SCOTUS Decision in Fisher v. University of Texas at Austin

On June 23, 2016, the U.S. Supreme Court issued a decision in Fisher v. University of Texas, upholding the University of Texas’s consideration of racial diversity in its admissions process. In a 4-3 decision, the Court held that carefully crafted admissions policies that consider racial diversity as one factor in creating a well-rounded student body are constitutional under the Equal Protection Clause.

This is a major victory for universities, students, and our nation. In communicating about the case, our messaging should promote the importance of diversity policies to the country, make clear that the decision is consistent with Court precedent in upholding the compelling state interest in diversity, and praise the majority’s recognition of the educational benefits of diversity. After reviewing the justices’ decisions, it may also be appropriate to critique the dissenting opinion as a short-sighted interpretation that would have held our increasingly diverse nation back at a critical time.

More broadly, our communications about diversity policies and this decision should emphasize the following themes:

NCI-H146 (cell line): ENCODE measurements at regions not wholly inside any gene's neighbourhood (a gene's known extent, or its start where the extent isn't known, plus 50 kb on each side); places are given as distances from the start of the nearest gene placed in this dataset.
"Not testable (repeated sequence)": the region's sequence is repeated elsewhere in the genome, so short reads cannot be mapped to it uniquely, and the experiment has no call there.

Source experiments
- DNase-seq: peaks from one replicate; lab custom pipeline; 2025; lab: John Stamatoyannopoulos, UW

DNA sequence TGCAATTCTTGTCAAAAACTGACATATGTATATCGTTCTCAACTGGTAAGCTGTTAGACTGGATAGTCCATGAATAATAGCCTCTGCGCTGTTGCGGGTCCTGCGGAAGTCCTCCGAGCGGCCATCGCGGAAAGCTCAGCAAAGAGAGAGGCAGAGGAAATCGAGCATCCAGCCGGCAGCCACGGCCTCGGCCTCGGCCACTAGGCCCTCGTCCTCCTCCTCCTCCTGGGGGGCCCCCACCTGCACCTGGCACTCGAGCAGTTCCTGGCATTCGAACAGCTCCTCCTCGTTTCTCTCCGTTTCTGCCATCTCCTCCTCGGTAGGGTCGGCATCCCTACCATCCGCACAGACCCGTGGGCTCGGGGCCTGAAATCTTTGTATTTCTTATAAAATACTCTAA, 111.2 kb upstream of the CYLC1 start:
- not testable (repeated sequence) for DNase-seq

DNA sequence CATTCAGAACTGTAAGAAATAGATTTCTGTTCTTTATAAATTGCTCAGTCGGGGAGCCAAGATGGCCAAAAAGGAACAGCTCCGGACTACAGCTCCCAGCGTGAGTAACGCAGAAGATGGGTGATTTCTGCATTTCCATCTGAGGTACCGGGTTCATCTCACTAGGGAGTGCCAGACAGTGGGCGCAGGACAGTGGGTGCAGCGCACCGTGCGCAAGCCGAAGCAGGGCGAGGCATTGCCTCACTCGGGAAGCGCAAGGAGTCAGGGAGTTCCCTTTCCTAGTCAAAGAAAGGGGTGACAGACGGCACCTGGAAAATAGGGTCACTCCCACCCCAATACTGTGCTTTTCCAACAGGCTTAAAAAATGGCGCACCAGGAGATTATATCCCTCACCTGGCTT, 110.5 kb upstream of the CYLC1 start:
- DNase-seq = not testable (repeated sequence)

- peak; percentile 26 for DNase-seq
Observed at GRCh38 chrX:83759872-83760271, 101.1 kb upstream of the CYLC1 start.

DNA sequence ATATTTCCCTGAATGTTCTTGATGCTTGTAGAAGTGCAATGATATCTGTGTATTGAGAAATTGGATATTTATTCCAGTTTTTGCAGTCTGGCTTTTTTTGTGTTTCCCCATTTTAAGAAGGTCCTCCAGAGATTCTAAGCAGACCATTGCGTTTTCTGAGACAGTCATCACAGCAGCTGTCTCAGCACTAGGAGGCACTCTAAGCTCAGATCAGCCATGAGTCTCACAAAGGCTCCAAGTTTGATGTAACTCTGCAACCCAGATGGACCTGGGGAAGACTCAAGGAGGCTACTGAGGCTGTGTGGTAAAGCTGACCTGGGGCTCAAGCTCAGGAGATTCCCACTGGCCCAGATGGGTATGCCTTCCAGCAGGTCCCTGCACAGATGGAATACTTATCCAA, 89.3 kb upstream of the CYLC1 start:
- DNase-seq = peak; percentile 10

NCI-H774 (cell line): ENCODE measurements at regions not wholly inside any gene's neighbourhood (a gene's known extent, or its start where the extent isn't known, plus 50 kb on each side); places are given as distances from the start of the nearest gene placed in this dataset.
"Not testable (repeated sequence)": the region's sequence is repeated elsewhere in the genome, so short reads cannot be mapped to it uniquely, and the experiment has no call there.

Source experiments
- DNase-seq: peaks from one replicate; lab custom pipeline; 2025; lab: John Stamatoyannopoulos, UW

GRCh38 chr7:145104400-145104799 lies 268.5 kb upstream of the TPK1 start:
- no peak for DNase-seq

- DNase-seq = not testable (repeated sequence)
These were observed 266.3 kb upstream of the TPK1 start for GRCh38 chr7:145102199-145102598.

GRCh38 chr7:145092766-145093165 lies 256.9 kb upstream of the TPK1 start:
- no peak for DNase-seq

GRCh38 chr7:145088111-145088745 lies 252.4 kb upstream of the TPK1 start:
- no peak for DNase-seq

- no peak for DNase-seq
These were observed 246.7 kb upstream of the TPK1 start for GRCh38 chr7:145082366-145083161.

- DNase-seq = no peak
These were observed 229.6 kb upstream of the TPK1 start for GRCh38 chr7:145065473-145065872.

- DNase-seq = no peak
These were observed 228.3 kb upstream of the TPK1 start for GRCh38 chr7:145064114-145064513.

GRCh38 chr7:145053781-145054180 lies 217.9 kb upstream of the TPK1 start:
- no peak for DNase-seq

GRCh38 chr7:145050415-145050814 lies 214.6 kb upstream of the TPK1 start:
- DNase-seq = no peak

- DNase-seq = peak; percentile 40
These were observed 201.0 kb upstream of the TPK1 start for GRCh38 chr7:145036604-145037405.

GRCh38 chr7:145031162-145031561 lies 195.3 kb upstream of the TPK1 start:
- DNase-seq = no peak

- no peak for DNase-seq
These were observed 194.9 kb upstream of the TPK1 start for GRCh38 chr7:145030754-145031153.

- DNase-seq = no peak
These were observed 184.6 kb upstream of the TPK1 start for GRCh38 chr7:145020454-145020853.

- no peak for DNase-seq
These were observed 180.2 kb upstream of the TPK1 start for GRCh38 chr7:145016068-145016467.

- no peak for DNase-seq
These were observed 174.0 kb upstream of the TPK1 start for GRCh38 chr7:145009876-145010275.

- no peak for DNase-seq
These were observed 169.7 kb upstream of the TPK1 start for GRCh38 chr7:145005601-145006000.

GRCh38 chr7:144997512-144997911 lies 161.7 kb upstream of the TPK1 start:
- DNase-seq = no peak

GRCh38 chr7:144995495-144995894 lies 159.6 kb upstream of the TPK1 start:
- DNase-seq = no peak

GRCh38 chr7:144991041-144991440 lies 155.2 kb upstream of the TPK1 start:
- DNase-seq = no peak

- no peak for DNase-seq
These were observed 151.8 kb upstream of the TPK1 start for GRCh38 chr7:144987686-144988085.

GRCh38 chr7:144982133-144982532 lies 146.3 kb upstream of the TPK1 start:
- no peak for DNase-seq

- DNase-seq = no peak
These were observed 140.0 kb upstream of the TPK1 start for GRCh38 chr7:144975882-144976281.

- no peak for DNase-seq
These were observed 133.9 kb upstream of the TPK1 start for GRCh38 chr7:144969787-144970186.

• Expanding Opportunity: It’s in everyone’s interest to see that talented students from all backgrounds get a close look and a fair shot, and have the chance to overcome obstacles to educational opportunity.
  • The Benefits of Diversity: Learning with (and from) people from different backgrounds and perspectives benefits our students, our communities, our work force, our military and our country as a whole.
  • Preventing Racial Isolation: It is important that schools are able to build student bodies that foster meaningful diversity that does not isolate any one group.
  • Our National Interest: Fostering educational diversity and greater opportunity is critical to our nation’s future in a global economy and an increasingly interconnected world.
  • Broad Support: Diversity policies, and the UT policy in particular, are supported by a broad cross-section of American society, including military leaders, major corporations, small business owners, educators, and students from all backgrounds.

Core Messages

  • This is a victory for equal opportunity and the future of our nation. We are thrilled the Court ruled in favor of equal opportunity in higher education and recognized again that it is critical that schools remain able to create diverse and inclusive student bodies. It’s in our national interest that talented students from a variety of backgrounds get a close look and a fair chance at overcoming obstacles to higher education. Providing a diverse learning environment benefits students, our workforce, and the country as a whole.
  • Fostering diversity and expanding opportunity reaffirmed. The Fisher decision is another in a line of recent Supreme Court decisions that reaffirms the importance of diversity as a compelling state interest as settled law. The Court has again held that it is Constitutional for universities to craft carefully, narrowly tailored admissions plans designed to ensure the educational benefits of diversity for all students.